Larger-than-anticipated increases in systolic blood pressure with torcetrapib

November 03, 2006

New York, NY - The imaging studies are closer to completion, but the early buzz on torcetrapib is starting to shift from initial excitement to concerns that the novel cholesteryl-ester-transfer-protein (CETP) inhibitor might carry a risk of hypertensive side effects that could offset the benefit of raising HDL-cholesterol levels. Preliminary data released this week show that the drug increases systolic blood-pressure levels more than previously suspected, which is possibly bad news for the drug being heralded as Pfizer's next blockbuster.

As previously reported by heart wire , an early dose-ranging study found that patients with elevated LDL-cholesterol levels but without overt cardiovascular disease taking 60 mg of torcetrapib had an increase in systolic blood pressure of approximately 2 to 3 mm Hg. The newest data show the average increase to be higher, in the 3- to 4-mm-Hg range.

Commenting on the findings for heart wire , Dr Franz Messerli (St Luke's-Roosevelt Hospital, NY) said that while it might be argued that a 3- to 4-mm-Hg increase is not significant, the recent one-million-patient meta-analysis by DrSarah Lewington (Oxford University, UK) and colleagues suggest that an increase of 3- to 4-mm-Hg systolic blood pressure would translate, populationwise, into a 20% higher stroke mortality and a 12% higher mortality from ischemic heart disease [1]. Equally important, he said, is that not all increases in blood pressure are created equal.

"Target organs and patients differ in their responsiveness to small blood-pressure changes," he said. "For instance, the diabetic patient is more susceptible than the nondiabetic patient to small blood-pressure changes. Cerebrovascular disease and diabetic renal disease are distinctly more blood-pressure dependent than is coronary artery disease. Conceivably, therefore, a drug like torcetrapib that elevates HDL cholesterol and blood pressure may still be very useful in the 'uncomplicated' patient with coronary artery disease. However, its usefulness may be more limited or necessitate additional antihypertensive therapy in diabetic hypertensive patients and in patients at risk for cerebrovascular disease."

The preliminary blood-pressure findings emerged from the phase 3 studies being conducted with the drug. The largest of those trials is ILLUMINATE, a randomized, double-blind evaluation of the effect of torcetrapib/atorvastatin (Lipitor, Pfizer) vs atorvastatin alone on the occurrence of major cardiovascular events in 15 000 subjects with coronary heart disease or risk equivalents. The blood-pressure findings emerged from preliminary results of approximately 4000 patients already enrolled in Pfizer's phase 3 clinical trials.

Imaging studies coming at the ACC 2007

Despite the increase in blood pressure, Dr Roger Blumenthal (Johns Hopkins University Medical Center, Baltimore, MD) told heart wire that he is not too concerned about the increase and thinks the drug will be a much-needed addition to his clinical toolbox.

"Previously, what we had been told was that the drug increased blood pressure about 2 to 3 mm Hg, but based on what was presented previously, most people have no or minimal change in blood pressure," said Blumenthal. "There is a small subset of people who might have a larger 10- to 15-mm-Hg increase, but generally those are people who start off with real low blood pressures, those in the 100- to 110-mm-Hg range. I personally think the drug will still be a blockbuster, but what is needed, of course, is to see exactly what the drug does to atherosclerosis."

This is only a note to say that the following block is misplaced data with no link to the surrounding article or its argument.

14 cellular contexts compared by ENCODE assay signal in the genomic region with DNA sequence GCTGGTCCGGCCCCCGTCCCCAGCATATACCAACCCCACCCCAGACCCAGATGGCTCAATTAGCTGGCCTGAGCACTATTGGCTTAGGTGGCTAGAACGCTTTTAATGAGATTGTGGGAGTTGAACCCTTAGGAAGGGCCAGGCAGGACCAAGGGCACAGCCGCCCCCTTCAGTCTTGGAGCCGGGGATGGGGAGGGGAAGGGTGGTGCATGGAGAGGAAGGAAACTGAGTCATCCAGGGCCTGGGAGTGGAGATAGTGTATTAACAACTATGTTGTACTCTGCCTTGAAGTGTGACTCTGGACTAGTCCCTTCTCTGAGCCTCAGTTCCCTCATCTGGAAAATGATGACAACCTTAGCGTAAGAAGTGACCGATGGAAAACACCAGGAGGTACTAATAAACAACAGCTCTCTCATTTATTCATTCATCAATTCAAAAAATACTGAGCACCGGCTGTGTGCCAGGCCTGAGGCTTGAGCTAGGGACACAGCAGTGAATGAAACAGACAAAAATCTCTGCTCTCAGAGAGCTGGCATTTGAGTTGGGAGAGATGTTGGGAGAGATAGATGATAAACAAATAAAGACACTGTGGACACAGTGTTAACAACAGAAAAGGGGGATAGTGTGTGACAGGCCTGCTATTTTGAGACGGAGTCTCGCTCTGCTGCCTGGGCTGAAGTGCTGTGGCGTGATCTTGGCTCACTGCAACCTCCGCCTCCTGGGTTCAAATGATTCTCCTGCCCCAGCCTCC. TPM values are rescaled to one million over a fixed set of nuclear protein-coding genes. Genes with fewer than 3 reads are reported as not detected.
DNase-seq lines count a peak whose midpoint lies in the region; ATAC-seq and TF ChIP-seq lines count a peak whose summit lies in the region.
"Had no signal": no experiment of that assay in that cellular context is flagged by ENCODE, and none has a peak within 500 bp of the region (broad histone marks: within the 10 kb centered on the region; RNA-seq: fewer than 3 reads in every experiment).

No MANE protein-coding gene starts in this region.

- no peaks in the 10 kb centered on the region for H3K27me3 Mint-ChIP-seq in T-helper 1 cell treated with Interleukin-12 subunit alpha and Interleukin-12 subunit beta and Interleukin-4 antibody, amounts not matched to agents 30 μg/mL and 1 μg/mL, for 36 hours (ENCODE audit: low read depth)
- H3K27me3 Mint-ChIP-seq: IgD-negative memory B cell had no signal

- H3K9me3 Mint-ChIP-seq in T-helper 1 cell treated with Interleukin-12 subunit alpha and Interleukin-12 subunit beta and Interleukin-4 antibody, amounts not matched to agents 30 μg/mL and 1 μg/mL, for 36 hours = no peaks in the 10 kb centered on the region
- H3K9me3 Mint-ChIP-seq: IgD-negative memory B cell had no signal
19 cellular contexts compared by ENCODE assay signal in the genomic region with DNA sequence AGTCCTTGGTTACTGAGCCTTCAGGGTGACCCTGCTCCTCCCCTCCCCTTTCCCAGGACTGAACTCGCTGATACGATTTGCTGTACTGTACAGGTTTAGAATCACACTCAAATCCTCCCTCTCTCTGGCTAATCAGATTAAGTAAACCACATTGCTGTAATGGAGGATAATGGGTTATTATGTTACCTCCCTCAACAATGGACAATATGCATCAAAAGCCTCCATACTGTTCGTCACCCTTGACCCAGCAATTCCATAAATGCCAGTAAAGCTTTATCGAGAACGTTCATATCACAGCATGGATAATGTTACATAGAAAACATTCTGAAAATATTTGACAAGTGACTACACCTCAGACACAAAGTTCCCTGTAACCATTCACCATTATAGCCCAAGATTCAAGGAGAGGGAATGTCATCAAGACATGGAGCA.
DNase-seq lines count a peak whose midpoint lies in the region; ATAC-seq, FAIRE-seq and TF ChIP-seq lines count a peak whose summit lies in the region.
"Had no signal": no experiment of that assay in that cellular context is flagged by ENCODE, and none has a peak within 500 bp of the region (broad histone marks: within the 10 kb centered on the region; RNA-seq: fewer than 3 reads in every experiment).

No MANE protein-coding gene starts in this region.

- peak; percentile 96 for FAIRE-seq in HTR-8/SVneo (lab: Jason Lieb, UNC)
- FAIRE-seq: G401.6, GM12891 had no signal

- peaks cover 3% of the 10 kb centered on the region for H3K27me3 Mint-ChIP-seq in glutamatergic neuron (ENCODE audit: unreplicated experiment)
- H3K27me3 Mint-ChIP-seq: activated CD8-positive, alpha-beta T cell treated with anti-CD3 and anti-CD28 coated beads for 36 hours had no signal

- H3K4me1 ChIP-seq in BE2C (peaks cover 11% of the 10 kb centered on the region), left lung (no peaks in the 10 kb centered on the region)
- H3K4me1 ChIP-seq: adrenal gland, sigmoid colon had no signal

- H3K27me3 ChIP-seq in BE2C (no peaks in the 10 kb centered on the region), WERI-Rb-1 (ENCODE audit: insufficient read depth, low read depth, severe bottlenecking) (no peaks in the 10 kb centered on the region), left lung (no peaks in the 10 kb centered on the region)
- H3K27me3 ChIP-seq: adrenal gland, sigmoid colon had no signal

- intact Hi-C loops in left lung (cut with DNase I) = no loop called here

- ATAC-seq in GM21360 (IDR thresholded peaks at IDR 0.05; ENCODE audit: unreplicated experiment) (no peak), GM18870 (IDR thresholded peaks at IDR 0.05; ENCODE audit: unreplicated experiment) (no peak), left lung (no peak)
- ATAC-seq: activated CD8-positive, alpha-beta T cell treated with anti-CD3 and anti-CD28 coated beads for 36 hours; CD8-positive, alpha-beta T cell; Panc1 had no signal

Just exactly what the drug does to atherosclerosis will be known sooner rather than later. In March 2007, Dr Steven Nissen (Cleveland Clinic, OH) is expected to present the results of the ILLUSTRATE study, one of three vascular imaging studies to be presented at American College of Cardiology Scientific Sessions. ILLUSTRATE is a multicenter, randomized, 1200-person study comparing atorvastatin/torcetrapib combination therapy with atorvastatin alone in preventing progression of coronary atherosclerosis as measured by IVUS in coronary heart disease patients.

The effects of the blood-pressure increase on IVUS-derived end points should be evident when the results from this study are in, Nissen previously told heart wire . In the CAMELOT trial, for example, a 5-mm-Hg difference in blood pressure resulted in a significant difference in plaque progression between treatment arms, he said.

"If indeed we see a significant decrease in atherosclerosis over a relatively short period of time, we'll know that at least in the short run, a modest increase in blood pressure is completely overwhelmed by the marked improvement in lipids," said Blumenthal. The long-term effects of the 3- to 4-mm-Hg increase in systolic blood pressure likely won't be known until the results of the large ILLUMINATE study are presented, he said, but added that the modest increase should not pose a problem for clinicians.

"What we expect to see with torcetrapib are HDL-cholesterol increases in the 40% range, maybe as high as 50%," he said. "If we have a drug that significantly decreases plaque volume, then as a cardiologist I know how to treat a modest increase in blood pressure. That's not a problem. There are clearly going to be some people, one in 10 or one in 20, who have rather large increases in blood pressure, although these are predominantly people in the low-normal range. If they go from 140 mm Hg to 160 mm Hg, that would clearly change the need for more medication."